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John, That was the number according to the sales literature. Surprisingly, the actual number of the truck was lower. Though I don't know why really, as it's a bone stock XLT package. But that's not for me to worry about. So if I use the 15% calculation instead of 20% that does get me where I want to be. Tom thanks for the insight. I was sure my math was not quite right somewhere. 5000 lbs does seem completely do able.

Oh and as for the new 350 ( or even slightly used) if I had to cover that cost too, then it will be tent camping for me for a few more years, or a motorized RV, which is just yet another engine to care for and maintain. I will shop around some and see what I can find.

Thanks everyone!
 
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Old 08-30-2018, 12:35 PM
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A good first step would be to get the actual scale weight of your truck to see exactly how much real world payload you have, then work on the numbers from there.
 
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Old 08-30-2018, 02:47 PM
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Tom, I may do that next, if I continue to have trouble locating the right unit under 4K, or 5K based on your numbers earlier. I never did think of GVWR being the max of the trailer, and that it wouldn't honestly be loaded that much. Though I understand it should be used as a safety, not necessarily as a target. Thanks everyone!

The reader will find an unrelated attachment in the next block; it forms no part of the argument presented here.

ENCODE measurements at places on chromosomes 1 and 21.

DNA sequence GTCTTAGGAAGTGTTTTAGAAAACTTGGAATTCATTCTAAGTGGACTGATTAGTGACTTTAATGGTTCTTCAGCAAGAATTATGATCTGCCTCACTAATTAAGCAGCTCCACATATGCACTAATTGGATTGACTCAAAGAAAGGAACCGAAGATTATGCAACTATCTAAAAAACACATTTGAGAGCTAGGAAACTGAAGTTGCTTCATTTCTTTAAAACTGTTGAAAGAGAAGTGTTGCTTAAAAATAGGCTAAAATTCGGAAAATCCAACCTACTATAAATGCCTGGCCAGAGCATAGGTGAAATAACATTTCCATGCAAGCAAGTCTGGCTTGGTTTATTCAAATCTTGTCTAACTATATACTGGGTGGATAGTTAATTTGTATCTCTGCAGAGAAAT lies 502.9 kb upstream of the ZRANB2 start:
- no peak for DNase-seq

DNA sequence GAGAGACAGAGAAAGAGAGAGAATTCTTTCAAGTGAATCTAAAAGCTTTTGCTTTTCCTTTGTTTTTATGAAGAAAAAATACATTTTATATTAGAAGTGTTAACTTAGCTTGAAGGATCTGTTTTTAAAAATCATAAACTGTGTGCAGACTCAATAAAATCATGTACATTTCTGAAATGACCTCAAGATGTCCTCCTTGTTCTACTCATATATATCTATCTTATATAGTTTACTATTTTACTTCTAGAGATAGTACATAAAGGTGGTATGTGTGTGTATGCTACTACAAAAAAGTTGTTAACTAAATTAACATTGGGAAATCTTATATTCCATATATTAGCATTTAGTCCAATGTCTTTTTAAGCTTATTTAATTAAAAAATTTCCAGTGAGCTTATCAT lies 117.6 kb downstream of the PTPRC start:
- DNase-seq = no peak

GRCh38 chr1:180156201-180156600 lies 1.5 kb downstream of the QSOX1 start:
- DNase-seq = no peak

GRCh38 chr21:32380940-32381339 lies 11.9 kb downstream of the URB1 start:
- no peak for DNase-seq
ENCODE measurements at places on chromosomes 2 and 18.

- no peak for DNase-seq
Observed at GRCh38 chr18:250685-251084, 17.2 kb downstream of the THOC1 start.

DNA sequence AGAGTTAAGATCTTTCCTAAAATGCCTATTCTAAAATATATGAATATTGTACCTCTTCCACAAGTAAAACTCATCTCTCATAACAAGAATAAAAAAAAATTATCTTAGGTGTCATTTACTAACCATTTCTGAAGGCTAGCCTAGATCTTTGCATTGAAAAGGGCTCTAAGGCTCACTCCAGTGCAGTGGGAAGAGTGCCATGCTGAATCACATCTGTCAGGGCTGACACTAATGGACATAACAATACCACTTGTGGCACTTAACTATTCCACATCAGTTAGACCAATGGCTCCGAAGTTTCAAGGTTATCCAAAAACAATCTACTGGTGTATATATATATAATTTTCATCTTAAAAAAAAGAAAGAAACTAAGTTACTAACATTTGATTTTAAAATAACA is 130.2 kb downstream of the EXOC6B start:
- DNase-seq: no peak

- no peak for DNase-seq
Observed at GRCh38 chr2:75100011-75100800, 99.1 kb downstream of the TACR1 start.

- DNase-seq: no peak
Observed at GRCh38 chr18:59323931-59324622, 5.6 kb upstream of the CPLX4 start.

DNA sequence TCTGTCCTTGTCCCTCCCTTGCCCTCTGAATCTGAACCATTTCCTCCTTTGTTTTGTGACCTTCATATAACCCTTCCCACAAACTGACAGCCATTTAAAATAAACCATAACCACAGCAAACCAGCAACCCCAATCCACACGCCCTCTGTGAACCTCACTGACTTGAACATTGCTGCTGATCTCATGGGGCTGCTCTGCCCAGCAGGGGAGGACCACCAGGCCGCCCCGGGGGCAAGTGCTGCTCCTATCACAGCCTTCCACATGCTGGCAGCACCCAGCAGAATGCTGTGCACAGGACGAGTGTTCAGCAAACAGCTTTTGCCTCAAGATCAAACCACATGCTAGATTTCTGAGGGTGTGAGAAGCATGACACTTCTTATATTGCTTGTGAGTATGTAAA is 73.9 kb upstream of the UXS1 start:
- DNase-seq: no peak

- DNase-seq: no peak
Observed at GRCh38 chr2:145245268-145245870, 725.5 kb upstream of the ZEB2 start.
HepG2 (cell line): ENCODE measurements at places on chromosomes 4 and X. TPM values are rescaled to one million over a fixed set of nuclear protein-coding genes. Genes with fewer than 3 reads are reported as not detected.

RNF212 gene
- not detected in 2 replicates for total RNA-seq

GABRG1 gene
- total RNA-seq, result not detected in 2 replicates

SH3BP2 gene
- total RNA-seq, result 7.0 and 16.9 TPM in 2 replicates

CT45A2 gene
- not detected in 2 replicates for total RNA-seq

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Old 08-30-2018, 09:58 PM
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H9 is 3.73 gear ratio B6 is 3.55. I assume the truck has the off road package?
 
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Old 08-31-2018, 08:22 AM
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Originally Posted by ford390gashog View Post
H9 is 3.73 gear ratio B6 is 3.55. I assume the truck has the off road package?
according to Ford, H9 is the 3.55 ratio, B6 is the 3.73.

page 3 of this link: Towing guide 2011

the truck does not have the off-road package to my knowledge.
 
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Old 09-03-2018, 08:50 AM
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Overload

The limiting factor in towing is almost always payload, regardless of the tow vehicle.
When I had my 2015 F-150 with a 1570 payload towing my travel trailer with 1000 lb actual weight on the hitch i was always over payload. That was OK as long as I was towing on flat straight roads with no wind, an no semi trucks passing me.
If there were any adverse conditions at all (wind etc) I had real problems with stability. The trucks suspension was just too light. Every camping trip was a white knuckle adventure.
No fun at all.
I urge you to pay close attention to your payload capacity and not overload your truck.
This is especially critical for 1/2 ton trucks.
 
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Old 09-05-2018, 12:21 AM
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Alternatively, you might want to consider a small toy hauler. I've seen some smaller toy haulers with a GVWR around 7000 lbs, or even less in a few cases. Being able to put the ATV in the trailer rather than in the truck bed will reduce the amount of payload you're carrying. You may be able to do this and stay within your payload capacity.